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More World War II And Korea POWs Seek Treatment

November 30, 1987

NASHVILLE, Tenn. (AP) _ More than 30 years after he was a prisoner of war in North Korea, Al Storm still is jolted awake some nights by visions of enemy soldiers standing over his bed.

He is one of a growing number of Korean War and World War II prisoners, out of combat for decades, who are seeking counseling and other help under a special Veterans Administration program.

More than 25,000 ex-POWs have been examined since 1983, when the VA established a policy calling for physical and mental examinations of former prisoners, according to Alex Kutner, health systems specialist at the VA Department of Medicine and Surgery in Washington, D.C.

Sixteen percent of those examined were found to need care for conditions they had not been treated for previously, Kutner said.

Most of the POWs are middle-aged or older because relatively few American prisoners were taken in the Vietnam War - 766 compared to 130,201 in World War II and 7,140 in Korea, VA statistics show. About 80,800 former POWs are believed to be alive today.

Of those, about 4,800 are in active psychological counseling at 148 VA facilities, officials said.

There is no way to know how many former POWs may suffer from post-traumatic stress disorder, said Barbra Key, a psychologist with the VA for 11 years. Pent-up grief and anger often linger years after prisoners are freed, she said.

″The POW experience was so extraordinary,″ said Ms. Key, who works at the Veterans Administration Medical Center in Nashville and treats Storm.

He endured beatings, filthy conditions and week-long confinement in a ″punishment box″ so small he could only lie in one position without moving.

He lost about 80 pounds in four months of captivity in 1950, he said. Doctors told him he suffered from hepatitis, dysentery, frostbite and beriberi.

The nightmares began soon after he was released, but Storm, now 55, said he ″just kept on living″ and didn’t seek help until recently.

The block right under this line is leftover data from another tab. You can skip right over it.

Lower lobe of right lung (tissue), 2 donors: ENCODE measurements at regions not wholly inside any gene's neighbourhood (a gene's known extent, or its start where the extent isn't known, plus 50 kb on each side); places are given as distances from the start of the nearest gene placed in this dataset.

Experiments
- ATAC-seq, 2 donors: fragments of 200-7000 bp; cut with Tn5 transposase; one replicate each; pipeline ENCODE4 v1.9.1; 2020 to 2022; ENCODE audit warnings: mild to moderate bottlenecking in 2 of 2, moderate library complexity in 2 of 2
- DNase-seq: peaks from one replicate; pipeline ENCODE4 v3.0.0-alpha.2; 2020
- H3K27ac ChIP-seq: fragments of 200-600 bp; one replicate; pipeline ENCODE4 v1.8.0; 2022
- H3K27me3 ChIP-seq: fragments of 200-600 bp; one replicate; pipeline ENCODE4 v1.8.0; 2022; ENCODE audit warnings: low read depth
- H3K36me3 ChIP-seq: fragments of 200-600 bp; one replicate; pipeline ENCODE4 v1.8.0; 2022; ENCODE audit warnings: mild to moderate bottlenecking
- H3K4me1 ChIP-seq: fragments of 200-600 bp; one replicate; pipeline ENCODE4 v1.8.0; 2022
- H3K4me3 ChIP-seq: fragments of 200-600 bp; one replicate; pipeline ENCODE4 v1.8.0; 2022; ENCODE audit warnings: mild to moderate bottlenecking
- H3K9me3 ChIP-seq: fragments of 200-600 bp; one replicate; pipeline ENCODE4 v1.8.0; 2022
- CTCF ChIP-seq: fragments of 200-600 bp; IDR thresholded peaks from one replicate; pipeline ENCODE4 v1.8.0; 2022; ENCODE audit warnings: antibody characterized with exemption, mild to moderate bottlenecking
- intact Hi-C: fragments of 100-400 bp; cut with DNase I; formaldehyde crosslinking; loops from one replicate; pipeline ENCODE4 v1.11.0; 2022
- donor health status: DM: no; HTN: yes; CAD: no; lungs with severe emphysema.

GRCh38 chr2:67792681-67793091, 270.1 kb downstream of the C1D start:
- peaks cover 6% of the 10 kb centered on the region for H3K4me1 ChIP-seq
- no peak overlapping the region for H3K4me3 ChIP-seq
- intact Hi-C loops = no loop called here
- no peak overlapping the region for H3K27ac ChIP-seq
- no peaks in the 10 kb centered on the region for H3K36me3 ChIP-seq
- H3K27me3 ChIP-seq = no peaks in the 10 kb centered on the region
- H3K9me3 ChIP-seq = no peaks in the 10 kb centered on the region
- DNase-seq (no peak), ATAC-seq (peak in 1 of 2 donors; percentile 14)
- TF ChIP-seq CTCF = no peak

″About six months ago I got seriously depressed,″ said Storm, who is retired and lives in Nashville. ″I’m not sure why.″

The depression coincided with digestive problems that probably stemmed from malnutrition he experienced while a POW, he said. He also suffers from arthritis he attributes to prolonged exposure to subfreezing cold.

Ms. Key said it was common for post-traumatic stress to be triggered by health problems resulting from time spent in a POW camp. The physical problems often appear as former prisoners reach middle or old age. Retirement or the death of a spouse can also trigger the disorder, she said.

The VA Medical Center in Nashville has started a therapy group of 30 POWs from the Korean War and plans another group for World War II POWs, she said.

Before the Korean group met last month, the medical center had never offered group therapy specifically for POWs, she said.

Storm called the groups ″the greatest thing you could ever come up with.″

″You can’t sit down and talk to strangers - they don’t understand your problems,″ he said.

Until 1981, the problems of former prisoners were not officially recognized by the government, but a federal law then automatically extended a full-range of VA health care to them, officials said.

The symptoms of post-traumatic stress include nervousness, depression, anger, fear of losing control, guilt and shame, nightmares, restlessness and low self-esteem.

Before 1980, the same symptoms were diagnosed as anxiety neurosis, sometimes called combat fatigue, and were usually alleviated with medication. With the new diagnosis, therapy largely replaced the old symptom-oriented treatment methods.

″In prison,″ Ms. Key said, ″to become depressed was to die. If you allowed yourself to become depressed, you stopped eating .. .

″When you’re already down to 80 pounds, two days of not eating can be fatal.″

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